Work continues on Tybee’s new short-term vacation rental ordinance
TYBEE ISLAND, Ga. (WTOC) - Tybee Island city leaders are continuing to crack down on new short-term vacation rentals.
A moratorium preventing people from registering new rental properties has been in place since August.
The city council gave city staff four specific tasks to complete. As of Friday, all of them have been done. City Manager Shawn Gillen says having these tasks done is great, but the moratorium won’t end until the new STVR ordinance is written.
“We’re getting ready to handle whatever changes they make to the ordinance,” Gillen said.
So, what tasks did they finish? First, city staff were asked to come up with a method for determining permits with no activity and their possible removal from the rolls.
“Basically, what we look at is hotel/motel tax activity and that’s something that the ordinance will have to guide us on,” Gillen said.
Then, Gillen says they had to find a fair way to issue new permits. He says if the city decides to put a cap on the number of STVR’s there will be a waiting list and once a permit becomes available - it’s first come first serve.
“If there is a limit then we would know whose application is first in line,” Gillen said.
The third task was to establish a method for determining the current number of residences and rental permits by zone. They decided that each property owner would be required to list the property’s zoning category on the permit application, which Gillen says wasn’t part of the application before.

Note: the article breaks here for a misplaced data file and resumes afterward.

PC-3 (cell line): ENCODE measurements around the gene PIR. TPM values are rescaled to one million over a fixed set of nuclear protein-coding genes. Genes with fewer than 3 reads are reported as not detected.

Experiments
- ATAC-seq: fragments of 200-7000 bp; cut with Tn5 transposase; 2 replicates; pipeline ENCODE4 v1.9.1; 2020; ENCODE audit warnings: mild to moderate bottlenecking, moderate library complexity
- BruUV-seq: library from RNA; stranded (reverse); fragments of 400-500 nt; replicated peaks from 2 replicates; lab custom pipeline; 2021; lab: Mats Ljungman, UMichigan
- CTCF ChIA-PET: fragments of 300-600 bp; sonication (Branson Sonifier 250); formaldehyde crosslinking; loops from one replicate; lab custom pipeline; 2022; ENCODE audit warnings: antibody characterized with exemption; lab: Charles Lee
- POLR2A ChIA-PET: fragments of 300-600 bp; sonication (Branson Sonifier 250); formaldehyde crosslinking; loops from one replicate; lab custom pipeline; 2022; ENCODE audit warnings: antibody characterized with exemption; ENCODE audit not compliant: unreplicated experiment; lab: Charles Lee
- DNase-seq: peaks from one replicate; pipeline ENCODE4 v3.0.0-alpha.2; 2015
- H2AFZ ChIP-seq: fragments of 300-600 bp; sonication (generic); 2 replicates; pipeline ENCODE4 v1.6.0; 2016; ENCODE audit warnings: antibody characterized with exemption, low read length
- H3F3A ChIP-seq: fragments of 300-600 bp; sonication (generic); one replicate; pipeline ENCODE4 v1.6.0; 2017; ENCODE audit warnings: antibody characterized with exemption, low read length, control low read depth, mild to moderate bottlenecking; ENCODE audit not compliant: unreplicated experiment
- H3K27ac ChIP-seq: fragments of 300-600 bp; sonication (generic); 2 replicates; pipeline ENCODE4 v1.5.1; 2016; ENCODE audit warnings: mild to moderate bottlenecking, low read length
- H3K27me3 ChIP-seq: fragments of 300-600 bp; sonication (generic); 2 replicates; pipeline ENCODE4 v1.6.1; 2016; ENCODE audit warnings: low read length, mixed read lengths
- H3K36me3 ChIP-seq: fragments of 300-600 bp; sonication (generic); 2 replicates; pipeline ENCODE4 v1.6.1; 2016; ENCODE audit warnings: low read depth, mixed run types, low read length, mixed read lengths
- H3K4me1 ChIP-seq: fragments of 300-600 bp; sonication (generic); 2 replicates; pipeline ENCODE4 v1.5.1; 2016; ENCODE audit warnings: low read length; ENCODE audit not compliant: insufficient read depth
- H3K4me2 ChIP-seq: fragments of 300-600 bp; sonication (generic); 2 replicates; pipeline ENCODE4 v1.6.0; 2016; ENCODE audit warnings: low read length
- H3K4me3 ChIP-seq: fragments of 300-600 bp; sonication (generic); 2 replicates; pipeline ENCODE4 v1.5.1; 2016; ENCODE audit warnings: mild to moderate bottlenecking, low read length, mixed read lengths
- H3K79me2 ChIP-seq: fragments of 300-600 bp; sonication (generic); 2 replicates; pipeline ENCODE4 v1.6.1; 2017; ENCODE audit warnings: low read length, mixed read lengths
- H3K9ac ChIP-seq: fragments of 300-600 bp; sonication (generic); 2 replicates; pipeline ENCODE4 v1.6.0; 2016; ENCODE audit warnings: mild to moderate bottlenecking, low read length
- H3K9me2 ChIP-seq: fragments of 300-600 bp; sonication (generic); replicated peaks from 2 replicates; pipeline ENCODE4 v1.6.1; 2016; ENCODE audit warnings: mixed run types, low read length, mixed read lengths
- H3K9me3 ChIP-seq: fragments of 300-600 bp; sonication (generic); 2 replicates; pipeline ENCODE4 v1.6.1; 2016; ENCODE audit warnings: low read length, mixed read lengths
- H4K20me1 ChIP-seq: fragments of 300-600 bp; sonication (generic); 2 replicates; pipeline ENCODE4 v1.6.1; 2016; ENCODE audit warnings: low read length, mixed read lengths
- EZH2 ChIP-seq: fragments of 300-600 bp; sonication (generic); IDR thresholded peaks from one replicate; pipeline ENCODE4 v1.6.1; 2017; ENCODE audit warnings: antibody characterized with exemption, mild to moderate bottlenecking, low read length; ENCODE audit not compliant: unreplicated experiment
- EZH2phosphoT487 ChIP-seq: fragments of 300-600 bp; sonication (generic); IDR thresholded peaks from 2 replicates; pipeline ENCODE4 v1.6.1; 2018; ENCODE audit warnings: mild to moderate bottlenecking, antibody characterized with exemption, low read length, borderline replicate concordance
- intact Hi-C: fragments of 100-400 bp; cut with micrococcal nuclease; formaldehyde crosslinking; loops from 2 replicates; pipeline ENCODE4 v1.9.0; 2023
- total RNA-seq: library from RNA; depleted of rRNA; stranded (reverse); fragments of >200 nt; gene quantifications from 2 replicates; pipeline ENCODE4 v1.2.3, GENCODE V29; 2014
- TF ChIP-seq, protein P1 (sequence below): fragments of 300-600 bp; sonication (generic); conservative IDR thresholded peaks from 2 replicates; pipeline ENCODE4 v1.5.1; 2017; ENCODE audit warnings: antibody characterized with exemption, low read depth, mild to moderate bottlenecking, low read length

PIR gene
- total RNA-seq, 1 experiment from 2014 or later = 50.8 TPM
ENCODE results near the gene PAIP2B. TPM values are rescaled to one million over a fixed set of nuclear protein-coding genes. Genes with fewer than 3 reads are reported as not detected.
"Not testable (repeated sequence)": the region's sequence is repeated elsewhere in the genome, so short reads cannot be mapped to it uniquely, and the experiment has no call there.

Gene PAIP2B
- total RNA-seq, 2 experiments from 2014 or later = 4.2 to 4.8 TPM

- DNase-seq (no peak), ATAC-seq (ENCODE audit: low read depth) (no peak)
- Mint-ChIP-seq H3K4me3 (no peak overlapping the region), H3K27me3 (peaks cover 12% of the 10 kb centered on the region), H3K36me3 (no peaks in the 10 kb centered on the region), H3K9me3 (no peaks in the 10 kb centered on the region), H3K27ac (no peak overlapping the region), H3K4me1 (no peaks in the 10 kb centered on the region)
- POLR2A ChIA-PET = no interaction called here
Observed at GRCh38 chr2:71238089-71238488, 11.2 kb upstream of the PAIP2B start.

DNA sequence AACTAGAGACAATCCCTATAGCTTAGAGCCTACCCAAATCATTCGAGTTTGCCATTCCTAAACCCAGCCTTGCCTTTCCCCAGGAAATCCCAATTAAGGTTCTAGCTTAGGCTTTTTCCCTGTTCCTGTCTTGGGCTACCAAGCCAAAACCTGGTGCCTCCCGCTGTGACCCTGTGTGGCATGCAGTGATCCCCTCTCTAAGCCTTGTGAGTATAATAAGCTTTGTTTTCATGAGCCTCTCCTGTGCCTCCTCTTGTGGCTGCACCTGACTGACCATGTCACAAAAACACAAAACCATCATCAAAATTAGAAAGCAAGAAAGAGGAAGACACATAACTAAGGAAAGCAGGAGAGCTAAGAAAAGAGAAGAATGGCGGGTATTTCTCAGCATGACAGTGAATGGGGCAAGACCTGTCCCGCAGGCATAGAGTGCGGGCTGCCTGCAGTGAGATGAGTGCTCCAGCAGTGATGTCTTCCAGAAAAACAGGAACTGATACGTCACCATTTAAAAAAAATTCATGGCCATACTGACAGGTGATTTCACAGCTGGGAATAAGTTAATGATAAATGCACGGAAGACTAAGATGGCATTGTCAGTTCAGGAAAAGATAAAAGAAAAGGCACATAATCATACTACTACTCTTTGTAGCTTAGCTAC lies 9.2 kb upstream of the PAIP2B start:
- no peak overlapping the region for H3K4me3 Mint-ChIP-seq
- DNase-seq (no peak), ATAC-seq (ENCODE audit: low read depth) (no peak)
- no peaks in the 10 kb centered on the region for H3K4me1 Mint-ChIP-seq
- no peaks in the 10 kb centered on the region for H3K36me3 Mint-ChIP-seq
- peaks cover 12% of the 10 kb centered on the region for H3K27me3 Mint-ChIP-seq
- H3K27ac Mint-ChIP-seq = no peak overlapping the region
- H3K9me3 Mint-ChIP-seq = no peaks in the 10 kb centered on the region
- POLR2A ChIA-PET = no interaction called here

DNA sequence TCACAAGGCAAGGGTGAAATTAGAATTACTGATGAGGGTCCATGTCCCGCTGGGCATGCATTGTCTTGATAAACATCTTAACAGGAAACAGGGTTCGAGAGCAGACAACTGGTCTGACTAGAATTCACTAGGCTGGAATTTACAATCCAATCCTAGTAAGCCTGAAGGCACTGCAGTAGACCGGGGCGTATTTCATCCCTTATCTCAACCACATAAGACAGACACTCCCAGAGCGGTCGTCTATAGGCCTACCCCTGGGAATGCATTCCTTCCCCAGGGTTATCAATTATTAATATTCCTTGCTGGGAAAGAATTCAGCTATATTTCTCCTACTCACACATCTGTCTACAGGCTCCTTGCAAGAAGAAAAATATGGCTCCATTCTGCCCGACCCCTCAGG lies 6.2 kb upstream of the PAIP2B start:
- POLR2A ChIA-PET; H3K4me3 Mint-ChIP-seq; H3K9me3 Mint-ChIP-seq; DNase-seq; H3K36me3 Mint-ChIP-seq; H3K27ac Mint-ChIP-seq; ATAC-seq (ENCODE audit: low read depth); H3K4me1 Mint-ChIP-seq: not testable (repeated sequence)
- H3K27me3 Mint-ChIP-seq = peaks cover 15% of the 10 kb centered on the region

“Staff will have to go back and verify those based on a zoning list,” Gillen said.
Tybee Island resident Pat Leiby says zoning is important in keeping neighborhoods, neighborhoods.
“Neighborhoods that used to get together for events don’t do it anymore because there’s no neighbors and I have sympathy for that because I think Tybee Island in general is a community where we help each other,” Leiby said.
Lastly, the city had to come up with a way to prevent permit renewals if the property owner isn’t complying with rules and guidelines or paying taxes.
“If someone isn’t in good standing, they won’t be issued a permit,” Gillen said.
Gillen says each of these are important in maintaining the quality of life for residents. Leiby says she feels the city is moving in the right direction in finding solutions to an issue so often debated on the island.
“It does help the economy that’s why we have so many nice restaurants, so we can’t do away with visitors. But how do we control it and manage it, so it doesn’t affect the residents as much,” Leiby said.
Gillen says the once the ordinance is final, the council will have to review it, debate it, get public input, and pass it. He says because of the time this takes it’s hard to put a time stamp on when the moratorium will end.
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